We have spoken much about the Holy Spirit, His presence & work in our lives.  It is He who gives us the new heart, the tender responsive heart, a heart that desires to obey out of love. This is part of the new covenant.  The old testament believers were totally reliant on their own efforts to follow the Torah.  We are not.  We have the Holy Spirit to help us.  What’s more Jesus effectively combined all the law & the prophets into just 2 commands: love God; love your neighbour.  Everything else is a commentary on these two.

 Romans 5:5 says  For we know how dearly God loves us, because he has given us the Holy Spirit to fill our hearts with his love.  God Himself has given us all the love we need through His Holy Spirit.  Without the Holy Spirit we can only love as any person might love but God’s love is like his shalom: a part of His character. The Hebrew word is hesed & almost impossible to translate so you will see it translated variously as lovingkindness, mercy, loyalty, dependability, kindness, compassion. It is a quality that is sacrificial & wishes the best for another, the idea expressed in Romans 2:4 Don't you see how wonderfully kind, tolerant, and patient God is with you? Does this mean nothing to you? Can't you see that His kindness is intended to turn you from your sin?

It is not something one feels.  It is how one acts ~ & it does not overlook wrongdoing. That may seem harsh but it is not.  Consider how you teach a child what will hurt him & how to avoid that. You may have to remove something, set boundaries even punish but whatever is done is done with the best interests of the child in mind.  So it is with God. In Jewish theology it contributes to the repairing of the world. This idea is expressed in 2 Corinthians 5:18~19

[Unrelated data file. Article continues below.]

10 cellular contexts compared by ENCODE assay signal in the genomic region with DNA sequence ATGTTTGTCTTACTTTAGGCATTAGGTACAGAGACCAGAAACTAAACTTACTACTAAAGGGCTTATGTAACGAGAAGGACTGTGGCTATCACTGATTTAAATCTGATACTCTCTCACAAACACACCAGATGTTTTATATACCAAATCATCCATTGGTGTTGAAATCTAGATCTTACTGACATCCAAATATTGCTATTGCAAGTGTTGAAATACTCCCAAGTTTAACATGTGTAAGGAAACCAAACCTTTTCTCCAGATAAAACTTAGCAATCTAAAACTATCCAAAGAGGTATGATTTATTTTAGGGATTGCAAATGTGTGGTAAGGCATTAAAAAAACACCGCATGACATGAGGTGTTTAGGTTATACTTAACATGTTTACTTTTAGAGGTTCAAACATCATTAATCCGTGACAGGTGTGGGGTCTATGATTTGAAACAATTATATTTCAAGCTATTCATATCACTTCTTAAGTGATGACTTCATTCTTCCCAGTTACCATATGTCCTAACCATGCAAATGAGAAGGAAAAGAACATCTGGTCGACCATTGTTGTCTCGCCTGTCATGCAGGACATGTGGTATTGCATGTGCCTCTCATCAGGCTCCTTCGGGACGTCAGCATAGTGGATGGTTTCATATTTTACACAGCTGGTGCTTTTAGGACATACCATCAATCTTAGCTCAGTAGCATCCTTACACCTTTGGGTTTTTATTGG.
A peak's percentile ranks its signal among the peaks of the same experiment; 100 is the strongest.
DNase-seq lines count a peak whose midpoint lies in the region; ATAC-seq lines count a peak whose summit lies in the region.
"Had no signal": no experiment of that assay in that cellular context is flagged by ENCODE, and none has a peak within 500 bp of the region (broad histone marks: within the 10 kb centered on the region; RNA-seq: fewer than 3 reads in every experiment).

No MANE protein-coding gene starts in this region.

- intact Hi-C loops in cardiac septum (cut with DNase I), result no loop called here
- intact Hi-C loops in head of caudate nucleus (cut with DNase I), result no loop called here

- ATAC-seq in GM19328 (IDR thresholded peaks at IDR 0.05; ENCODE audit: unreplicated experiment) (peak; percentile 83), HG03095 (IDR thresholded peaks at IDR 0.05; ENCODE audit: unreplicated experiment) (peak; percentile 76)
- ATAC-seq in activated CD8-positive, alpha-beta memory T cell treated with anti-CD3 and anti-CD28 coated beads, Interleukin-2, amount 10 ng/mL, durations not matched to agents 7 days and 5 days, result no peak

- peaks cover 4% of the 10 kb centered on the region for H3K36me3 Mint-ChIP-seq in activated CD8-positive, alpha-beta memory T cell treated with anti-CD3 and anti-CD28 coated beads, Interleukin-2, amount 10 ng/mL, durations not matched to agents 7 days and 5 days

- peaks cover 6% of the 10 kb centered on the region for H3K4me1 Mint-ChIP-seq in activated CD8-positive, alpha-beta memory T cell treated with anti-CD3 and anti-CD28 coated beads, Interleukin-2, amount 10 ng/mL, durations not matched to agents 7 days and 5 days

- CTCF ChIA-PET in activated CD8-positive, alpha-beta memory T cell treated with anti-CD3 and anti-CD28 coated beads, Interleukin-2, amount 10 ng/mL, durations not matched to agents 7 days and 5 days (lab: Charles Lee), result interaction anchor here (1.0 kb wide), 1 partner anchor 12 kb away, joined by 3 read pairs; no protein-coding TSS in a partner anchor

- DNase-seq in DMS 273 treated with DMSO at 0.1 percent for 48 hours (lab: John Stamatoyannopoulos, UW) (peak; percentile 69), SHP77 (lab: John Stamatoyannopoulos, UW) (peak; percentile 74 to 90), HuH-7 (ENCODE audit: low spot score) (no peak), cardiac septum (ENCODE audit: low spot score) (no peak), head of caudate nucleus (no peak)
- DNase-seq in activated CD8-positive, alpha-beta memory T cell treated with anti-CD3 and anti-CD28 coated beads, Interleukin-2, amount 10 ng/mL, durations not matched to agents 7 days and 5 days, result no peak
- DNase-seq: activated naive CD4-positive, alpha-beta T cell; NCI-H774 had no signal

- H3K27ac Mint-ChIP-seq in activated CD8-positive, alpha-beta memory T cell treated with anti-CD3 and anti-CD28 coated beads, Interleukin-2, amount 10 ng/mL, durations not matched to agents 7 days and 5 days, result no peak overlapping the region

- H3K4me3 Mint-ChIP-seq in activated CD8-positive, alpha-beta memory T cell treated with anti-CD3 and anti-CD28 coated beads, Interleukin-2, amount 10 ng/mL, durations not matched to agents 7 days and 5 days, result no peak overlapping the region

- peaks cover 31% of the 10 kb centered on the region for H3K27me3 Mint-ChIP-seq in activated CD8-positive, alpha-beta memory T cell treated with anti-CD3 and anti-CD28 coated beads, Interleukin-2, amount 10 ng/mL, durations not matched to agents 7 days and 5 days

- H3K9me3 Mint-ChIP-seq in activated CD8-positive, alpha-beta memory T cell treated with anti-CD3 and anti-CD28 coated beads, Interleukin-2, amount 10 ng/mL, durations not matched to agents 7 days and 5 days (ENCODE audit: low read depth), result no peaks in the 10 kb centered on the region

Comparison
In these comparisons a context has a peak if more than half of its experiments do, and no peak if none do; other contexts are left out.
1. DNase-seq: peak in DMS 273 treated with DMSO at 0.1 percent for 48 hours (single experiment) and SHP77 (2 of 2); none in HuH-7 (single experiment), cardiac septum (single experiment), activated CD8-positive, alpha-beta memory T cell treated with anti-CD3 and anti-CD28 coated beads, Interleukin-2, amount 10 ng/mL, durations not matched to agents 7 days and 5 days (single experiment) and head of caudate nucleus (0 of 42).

And all of this is a gift from God, who brought us back to himself through Christ. And God has given us this task of reconciling people to him. For God was in Christ, reconciling the world to himself, no longer counting people's sins against them. And he gave us this wonderful message of reconciliation.

Just as in Jesus day many follow Him at a distance, reluctant to take on the full yoke of discipleship but discipleship is the point. Jesus said: Students are not greater than their teacher. But the student who is fully trained will become like the teacher. Luke 6:40

Our teacher is the Holy Spirit & He wants to make us like Jesus.  He will guide us, correct us & empower us if we let Him but we will grieve Him & quench Him if we resist Him. 

The invitation is Come & see but +eventually a choice must be made & then the command is Follow Me. The only question left is are you one of those prepared to leave everything & follow at Jesus back just as closely as you can or are you content to follow at a distance seeing from afar but never partaking of the fullness of life in Christ?